Thursday, March 17, 2011

Glenn Reynolds: Being Broke Ain't Ever Funny

When I'm right, I'm right.

A while back I took Glenn Reynolds to task for claiming those who quit their jobs without another lined up were engaging in "funemployment".

My reasoning? As long as we refuse to acknowledge the damage done by (what I call) NewAge Maharishi management, then we can't look down on anyone who'd rather quit than endure it.

Then I used an example from England - specifically from outside the United States - to make my point. (This didn't get a post from Reynolds because - like the mainstream media - Reynolds doesn't acknowledge criticism from outside his clique.) Now comes this story about the NewAge-oriented BBC:
The BBC wastes £80million a year through bad management and paying allowances to staff who do not qualify for them, a leaked internal report has revealed.

The Corporation is looking for deep cuts after the licence fee was frozen for six years last October; a deal that also handed it responsibility for funding the World Service and the BBC Monitoring Service.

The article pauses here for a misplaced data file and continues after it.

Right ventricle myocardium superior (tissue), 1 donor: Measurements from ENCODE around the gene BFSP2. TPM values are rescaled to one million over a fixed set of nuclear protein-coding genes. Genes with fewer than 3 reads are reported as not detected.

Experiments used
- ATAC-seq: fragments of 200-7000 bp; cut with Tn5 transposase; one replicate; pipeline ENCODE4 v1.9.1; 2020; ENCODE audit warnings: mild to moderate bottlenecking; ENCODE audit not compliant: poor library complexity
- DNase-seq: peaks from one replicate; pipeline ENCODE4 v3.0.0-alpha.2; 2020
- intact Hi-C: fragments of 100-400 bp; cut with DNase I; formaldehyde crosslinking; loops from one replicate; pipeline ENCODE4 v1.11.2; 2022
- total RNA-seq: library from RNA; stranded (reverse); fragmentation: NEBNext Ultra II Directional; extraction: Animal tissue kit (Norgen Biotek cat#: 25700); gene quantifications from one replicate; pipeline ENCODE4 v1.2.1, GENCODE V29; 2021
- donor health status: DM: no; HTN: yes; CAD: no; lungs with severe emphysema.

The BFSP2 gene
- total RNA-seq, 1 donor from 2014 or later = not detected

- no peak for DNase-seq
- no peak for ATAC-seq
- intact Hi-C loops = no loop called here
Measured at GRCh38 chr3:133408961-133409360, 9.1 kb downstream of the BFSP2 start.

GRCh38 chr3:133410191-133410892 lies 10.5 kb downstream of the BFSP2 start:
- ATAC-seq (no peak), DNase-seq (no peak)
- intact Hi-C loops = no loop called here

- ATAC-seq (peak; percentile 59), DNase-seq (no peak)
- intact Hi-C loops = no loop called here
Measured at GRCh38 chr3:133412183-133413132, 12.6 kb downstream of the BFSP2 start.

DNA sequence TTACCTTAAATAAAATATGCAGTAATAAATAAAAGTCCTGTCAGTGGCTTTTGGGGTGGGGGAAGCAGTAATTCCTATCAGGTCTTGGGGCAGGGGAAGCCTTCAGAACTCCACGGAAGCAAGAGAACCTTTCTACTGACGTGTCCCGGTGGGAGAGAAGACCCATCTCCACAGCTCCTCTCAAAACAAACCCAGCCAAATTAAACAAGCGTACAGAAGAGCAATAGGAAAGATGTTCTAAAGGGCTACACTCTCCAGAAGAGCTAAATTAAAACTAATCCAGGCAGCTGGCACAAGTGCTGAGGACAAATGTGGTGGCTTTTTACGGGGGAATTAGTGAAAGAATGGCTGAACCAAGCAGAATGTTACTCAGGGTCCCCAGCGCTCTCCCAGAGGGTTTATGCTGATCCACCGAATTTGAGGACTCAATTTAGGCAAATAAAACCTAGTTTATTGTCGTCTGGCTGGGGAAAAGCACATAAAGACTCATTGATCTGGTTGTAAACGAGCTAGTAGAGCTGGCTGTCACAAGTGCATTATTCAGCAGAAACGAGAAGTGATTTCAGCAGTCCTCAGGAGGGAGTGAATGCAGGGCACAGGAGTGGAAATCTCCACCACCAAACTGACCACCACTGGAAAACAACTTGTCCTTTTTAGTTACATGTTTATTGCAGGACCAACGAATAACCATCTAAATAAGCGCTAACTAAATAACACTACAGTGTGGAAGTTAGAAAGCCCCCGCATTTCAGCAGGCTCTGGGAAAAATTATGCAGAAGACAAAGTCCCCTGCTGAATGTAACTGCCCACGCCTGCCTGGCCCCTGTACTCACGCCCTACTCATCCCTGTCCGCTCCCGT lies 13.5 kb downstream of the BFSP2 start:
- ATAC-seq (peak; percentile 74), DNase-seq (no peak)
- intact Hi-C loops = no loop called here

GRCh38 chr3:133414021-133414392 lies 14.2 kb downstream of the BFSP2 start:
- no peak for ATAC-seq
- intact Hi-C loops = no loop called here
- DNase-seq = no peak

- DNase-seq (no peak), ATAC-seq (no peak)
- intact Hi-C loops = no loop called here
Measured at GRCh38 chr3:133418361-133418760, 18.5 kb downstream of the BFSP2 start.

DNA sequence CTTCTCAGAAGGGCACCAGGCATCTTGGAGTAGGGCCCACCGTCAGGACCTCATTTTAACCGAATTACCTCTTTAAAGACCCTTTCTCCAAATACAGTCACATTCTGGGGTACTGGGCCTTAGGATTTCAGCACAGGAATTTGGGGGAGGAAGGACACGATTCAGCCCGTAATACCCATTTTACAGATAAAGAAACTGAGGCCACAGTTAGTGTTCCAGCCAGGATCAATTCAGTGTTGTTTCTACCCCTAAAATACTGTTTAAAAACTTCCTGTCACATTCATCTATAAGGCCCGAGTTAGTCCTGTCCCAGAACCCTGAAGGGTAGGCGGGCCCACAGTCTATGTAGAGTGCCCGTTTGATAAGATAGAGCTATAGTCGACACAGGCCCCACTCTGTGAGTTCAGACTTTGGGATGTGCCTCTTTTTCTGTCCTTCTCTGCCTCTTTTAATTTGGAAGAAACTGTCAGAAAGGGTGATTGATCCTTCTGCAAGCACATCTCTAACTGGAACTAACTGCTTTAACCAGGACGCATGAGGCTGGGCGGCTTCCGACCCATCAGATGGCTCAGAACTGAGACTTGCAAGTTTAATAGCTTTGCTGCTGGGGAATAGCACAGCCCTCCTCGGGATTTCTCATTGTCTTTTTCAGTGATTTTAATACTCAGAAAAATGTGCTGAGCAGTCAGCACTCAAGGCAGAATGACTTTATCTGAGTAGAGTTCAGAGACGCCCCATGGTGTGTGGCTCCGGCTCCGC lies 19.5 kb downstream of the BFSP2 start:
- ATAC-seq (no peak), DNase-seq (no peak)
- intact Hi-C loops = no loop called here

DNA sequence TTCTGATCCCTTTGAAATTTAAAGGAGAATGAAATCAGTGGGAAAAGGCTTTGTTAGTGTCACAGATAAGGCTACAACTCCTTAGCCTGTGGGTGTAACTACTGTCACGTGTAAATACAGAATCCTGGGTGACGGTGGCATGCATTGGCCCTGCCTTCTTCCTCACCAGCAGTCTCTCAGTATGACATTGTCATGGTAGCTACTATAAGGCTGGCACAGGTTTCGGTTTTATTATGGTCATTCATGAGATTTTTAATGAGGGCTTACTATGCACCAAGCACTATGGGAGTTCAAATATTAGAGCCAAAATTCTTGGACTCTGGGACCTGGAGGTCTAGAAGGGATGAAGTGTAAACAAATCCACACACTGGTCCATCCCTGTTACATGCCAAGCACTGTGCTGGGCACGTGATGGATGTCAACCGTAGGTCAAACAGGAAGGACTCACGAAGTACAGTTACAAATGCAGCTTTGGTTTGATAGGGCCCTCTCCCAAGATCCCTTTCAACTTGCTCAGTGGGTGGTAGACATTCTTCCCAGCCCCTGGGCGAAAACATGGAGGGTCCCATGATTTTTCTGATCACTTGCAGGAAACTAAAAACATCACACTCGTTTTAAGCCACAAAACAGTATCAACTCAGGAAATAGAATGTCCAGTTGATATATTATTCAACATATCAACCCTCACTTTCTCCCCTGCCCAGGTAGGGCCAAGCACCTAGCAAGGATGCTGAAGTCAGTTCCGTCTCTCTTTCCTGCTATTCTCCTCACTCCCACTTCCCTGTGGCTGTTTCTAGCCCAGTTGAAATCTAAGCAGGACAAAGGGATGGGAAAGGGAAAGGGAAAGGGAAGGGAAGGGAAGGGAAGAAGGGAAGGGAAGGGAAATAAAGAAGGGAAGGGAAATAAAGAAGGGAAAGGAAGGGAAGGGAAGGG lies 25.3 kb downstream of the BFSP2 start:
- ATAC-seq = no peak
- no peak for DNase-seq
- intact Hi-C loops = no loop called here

But poor management of under-performing staff and salary top-up payments to thousands of employees who do not qualify are costing the state-controlled broadcaster millions of pounds in licence-fee payers' money.
Exactly - and it doesn't surprise me it's been discovered at the cultish, pro-brainwashing, pro-Global Warming theory/pro-NewAge quackery/pro-fraud BBC.

But, I'm sure, it's even worse in the business environment of our current "go green" America. We are strangling ourselves - which, I'm sure, Reynolds would agree with - but why and how it's happening, he doesn't understand, and relies on ridiculing those caught in it instead.

I, for one, expect more out of the world of law professors than that. As The Wall Street Journal's James Taranto said yesterday, about the outrageous comments of philosophy professor Brian Leiter:
The reason we find Leiter's comments amusing rather than disgusting is that we,...are not part of academia and thus have no personal investment in the ideal of disinterested and honest scholarship. Rather than offend our ideals, Leiter reinforces our stereotype of academia as being filled with fools and knaves.
Unfortunately, those in academia rarely do otherwise for me either, but I'm not laughing.

1 comment:

  1. You missed the joke, man. The "Funemployment" thing was a reference to this story from the LA times. He was making fun of the media and their water-carrying for Obama, not dissing the unemployed.,0,7581684.story